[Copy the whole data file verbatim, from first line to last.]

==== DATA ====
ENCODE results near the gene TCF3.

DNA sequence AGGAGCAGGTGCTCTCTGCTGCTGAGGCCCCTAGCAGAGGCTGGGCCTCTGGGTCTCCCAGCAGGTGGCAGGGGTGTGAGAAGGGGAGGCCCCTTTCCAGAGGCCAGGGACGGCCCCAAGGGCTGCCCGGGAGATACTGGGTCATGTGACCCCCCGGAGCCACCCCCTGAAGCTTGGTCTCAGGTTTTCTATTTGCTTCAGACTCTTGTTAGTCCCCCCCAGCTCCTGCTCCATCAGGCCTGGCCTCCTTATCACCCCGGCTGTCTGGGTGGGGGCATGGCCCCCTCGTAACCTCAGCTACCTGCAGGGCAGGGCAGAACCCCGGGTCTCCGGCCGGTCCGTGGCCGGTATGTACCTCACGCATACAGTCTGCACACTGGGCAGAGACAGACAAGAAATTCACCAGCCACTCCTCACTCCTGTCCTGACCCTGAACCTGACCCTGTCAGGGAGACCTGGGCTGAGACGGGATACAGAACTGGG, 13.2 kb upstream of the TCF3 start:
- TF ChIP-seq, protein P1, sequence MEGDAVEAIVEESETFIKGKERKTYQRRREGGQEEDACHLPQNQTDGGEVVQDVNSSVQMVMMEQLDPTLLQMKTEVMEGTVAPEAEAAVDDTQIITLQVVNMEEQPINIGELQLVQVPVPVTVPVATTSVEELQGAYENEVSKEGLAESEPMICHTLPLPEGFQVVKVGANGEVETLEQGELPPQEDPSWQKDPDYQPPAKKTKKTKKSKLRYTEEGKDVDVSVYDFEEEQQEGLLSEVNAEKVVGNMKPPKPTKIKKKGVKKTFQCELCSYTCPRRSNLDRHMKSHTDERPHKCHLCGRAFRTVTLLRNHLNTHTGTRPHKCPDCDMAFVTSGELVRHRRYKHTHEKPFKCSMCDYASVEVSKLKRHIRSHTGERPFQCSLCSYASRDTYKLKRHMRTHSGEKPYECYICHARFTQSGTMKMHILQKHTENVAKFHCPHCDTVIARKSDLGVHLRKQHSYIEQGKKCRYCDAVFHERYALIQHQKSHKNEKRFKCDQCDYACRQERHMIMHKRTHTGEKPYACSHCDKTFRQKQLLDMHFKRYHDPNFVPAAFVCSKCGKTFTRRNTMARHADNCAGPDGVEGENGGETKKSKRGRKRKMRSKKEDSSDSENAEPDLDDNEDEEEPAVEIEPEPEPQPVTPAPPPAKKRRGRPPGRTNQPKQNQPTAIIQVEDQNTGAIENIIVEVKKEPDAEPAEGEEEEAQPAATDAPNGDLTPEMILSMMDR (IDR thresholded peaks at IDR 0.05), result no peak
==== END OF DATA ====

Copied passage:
ENCODE results near the gene TCF3.

DNA sequence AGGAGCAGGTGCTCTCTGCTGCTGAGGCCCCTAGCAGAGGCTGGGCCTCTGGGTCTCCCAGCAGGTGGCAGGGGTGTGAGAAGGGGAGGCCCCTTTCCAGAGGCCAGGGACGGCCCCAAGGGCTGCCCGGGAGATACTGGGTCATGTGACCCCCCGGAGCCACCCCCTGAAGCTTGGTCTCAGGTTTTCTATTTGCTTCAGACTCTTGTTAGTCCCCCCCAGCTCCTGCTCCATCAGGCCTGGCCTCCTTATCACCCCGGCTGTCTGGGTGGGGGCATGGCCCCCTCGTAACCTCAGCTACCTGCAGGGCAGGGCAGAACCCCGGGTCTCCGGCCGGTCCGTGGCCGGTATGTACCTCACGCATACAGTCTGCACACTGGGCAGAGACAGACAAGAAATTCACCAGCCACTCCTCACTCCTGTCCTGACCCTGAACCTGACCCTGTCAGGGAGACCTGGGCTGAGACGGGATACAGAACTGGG, 13.2 kb upstream of the TCF3 start:
- TF ChIP-seq, protein P1, sequence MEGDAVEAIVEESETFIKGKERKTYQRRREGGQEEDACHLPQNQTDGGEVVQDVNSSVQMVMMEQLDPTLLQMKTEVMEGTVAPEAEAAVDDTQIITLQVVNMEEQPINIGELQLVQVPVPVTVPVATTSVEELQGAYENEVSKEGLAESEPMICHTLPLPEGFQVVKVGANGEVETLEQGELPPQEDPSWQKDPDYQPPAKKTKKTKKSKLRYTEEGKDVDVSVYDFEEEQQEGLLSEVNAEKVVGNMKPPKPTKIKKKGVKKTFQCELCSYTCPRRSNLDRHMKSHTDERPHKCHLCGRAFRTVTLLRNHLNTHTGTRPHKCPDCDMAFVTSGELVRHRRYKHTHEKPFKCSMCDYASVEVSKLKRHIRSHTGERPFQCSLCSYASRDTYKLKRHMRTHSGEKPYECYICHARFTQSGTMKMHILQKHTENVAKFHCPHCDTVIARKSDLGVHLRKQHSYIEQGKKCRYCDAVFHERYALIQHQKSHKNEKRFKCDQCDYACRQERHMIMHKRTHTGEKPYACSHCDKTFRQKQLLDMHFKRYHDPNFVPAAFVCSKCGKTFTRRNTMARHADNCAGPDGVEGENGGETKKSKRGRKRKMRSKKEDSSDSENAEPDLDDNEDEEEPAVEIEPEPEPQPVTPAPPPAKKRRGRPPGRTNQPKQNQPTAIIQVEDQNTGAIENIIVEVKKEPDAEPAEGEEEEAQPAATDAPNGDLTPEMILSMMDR (IDR thresholded peaks at IDR 0.05), result no peak